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Some misunderstandings about fur 1: Coats only

Dedicated to
for getting it right of course!

Hello all! I thought I take my thematic approach one step further and do a series on one theme. This grand theme is 'Some misunderstandings about fur'. No, this is not going to be another anti AR defense. If you're interested in that kind of thing, have a browse in the furrier or organisations links section or send me an E-mail if you're very desperate.
No, these are misunderstandings that seem to exist even in the trade and the industry themselves, more or less. Here they are:

1 Fur is just for coats.
2 Fur is just for when it's cold.
3 You should only wear furs in the colour of your hair.

I'll let you know if I think of some more; meanwhile, reader input also welcome as ever. For now, I'll do this section on Mistake nr. 1; and if I get enough feedback, I'll give some attention to nr. 2 and 3 too.


Mistake Nr. 1: Fur is just for coats

Well, what can I say? If you wear furs to some big event or to a nice dinner, how long do you actually have fun of it? Perhaps you wear it in the car, but if it's a long ride, you shouldn't actually wear it, but drape it over you like a blanket. Which reduces the time to actually wear to just a few minutes, on your way from the car to the wardrobe. The people who actually get to enjoy the looks of you in your coat, are anonymous passers-by, probably not the people you go to see - by the time you see them and they see you, chances are you'll have separated from your furry friend at the wardrobe or the coats hooks.
Small wonder it's exactly the people who cater for big occasions - haute couture houses and up market furriers - who have come up with non-coat fur items. Which doesn't mean that people who have to settle for a fur from their local furrier have to stick with the usual coat which is great for shopping or long frosty walks. A good furrier does custom jobs, and the good thing about the high costs of the basic material is that it makes the labor costs less of an issue. Which is not to say that they are zilch of course, but the pictures below might help you to some ideas.


The trouble with skirts and dresses is the same as with coats in a car: you might have to sit in them for a long time, which is bad news for some parts of the skirt. No problems on a standing party of course, and a clever design might leave the option open to exchange a worn out part (a part that you have been sitting on for quite a while) easily.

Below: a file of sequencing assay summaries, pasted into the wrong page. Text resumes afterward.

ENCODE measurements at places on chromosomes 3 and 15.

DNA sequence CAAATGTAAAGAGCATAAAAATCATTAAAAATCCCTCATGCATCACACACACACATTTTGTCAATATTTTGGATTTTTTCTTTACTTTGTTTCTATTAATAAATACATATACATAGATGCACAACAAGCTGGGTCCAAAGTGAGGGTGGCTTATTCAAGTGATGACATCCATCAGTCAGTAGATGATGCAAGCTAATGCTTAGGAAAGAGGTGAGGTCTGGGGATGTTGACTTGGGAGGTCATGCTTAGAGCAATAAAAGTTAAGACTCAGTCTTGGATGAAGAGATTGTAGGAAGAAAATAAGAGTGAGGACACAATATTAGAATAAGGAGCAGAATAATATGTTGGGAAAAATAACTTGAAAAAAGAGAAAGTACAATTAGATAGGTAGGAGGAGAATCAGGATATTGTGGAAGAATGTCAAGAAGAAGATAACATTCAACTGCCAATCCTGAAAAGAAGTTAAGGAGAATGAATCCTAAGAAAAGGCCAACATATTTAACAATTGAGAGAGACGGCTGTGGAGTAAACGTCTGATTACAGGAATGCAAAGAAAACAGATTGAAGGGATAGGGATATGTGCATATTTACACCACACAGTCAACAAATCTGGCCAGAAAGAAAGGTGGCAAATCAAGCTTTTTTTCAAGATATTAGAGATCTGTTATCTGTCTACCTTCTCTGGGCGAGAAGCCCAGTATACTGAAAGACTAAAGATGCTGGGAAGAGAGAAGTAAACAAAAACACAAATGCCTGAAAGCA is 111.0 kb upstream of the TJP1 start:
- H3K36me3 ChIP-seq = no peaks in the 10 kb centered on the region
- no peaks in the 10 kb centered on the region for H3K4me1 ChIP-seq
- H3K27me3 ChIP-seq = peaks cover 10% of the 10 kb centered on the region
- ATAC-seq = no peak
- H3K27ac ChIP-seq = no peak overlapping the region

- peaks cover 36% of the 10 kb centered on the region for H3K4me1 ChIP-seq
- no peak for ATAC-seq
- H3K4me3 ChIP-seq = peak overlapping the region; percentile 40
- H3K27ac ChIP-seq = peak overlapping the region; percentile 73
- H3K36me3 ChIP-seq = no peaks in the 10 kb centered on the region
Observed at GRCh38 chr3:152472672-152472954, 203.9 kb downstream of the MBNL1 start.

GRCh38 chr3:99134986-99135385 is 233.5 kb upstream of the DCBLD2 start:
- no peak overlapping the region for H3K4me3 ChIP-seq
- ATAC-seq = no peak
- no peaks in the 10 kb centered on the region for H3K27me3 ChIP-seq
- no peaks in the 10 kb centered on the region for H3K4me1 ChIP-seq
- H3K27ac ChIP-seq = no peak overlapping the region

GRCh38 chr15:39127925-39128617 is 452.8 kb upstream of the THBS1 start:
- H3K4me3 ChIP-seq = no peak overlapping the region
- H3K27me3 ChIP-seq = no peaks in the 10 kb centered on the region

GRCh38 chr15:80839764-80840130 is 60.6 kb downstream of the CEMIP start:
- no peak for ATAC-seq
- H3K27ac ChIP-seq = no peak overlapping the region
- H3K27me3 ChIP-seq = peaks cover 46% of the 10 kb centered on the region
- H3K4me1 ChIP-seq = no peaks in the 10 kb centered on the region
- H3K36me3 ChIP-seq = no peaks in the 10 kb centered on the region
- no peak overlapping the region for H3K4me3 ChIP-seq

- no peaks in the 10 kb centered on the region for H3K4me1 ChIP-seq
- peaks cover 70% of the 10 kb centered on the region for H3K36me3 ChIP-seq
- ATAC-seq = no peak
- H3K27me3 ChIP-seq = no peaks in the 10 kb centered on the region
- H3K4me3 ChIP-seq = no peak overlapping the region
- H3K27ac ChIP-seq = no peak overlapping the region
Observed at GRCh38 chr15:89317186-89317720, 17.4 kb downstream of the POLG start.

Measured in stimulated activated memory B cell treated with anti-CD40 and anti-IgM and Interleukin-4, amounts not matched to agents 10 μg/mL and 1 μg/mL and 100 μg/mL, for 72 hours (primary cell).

To be frank, I don't expect to see anyone wearing the Gaultier red fox and Chantilly lace skirt on the kind of parties I go to (but wouldn't it be nice!). Still, it would might make an interesting change to a romantic evening on a fur in front of the fire.

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Dresses and gowns

Also see the Favourite Foxes section in this gallery. These are haute couture, but at least the blue dress can be worn everywhere and anywhere.

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I wouldn't advice wearing some of these when going to a complicated dinner (`Waiter, there is a soup in my hairs'), notably the crystal fox-trimmed bolero, but for a cocktail party on a drafty patio even that one is great.

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Muffs seemed to be ancient history until recently, but in some collections (for example the German Samantha) they are back. And the latest thing are furry bags. How about a combination - a fur muff that doubles as a handbag? Obviously there would be times when a woman wouldn't know what to do with a muff, so bring out the hinge and hang it over your shoulder. On the other hand, looking at many Oscar ceremony arrivals, there are even multi-million movie stars who handle a handbag with all the grace of a cartoon mother in law. I.e., they could as well carry a brick on a hinge. How about bringing it into muff mode and having it carelessly wave about on one hand?
Just an idea, folks; sorry, no pictures yet ...

Off the wall?

I suppose everybody has seen those Dior hats by now: serious bits of fur and feather going in all directions, so much so they might as well be called headdresses. And then there is the showstopper below, by a Spanish designer whose name I forgot to include in my database. It isn't a hood, it isn't a hat, what is it?  I wonder when a clever hairdresser or a furrier will really start to blur the distinction between a wig, a hat and a Dior-like hairdress. Whether it will be to help you out on a bad hair day or just to rock the party, that's for you to decide.

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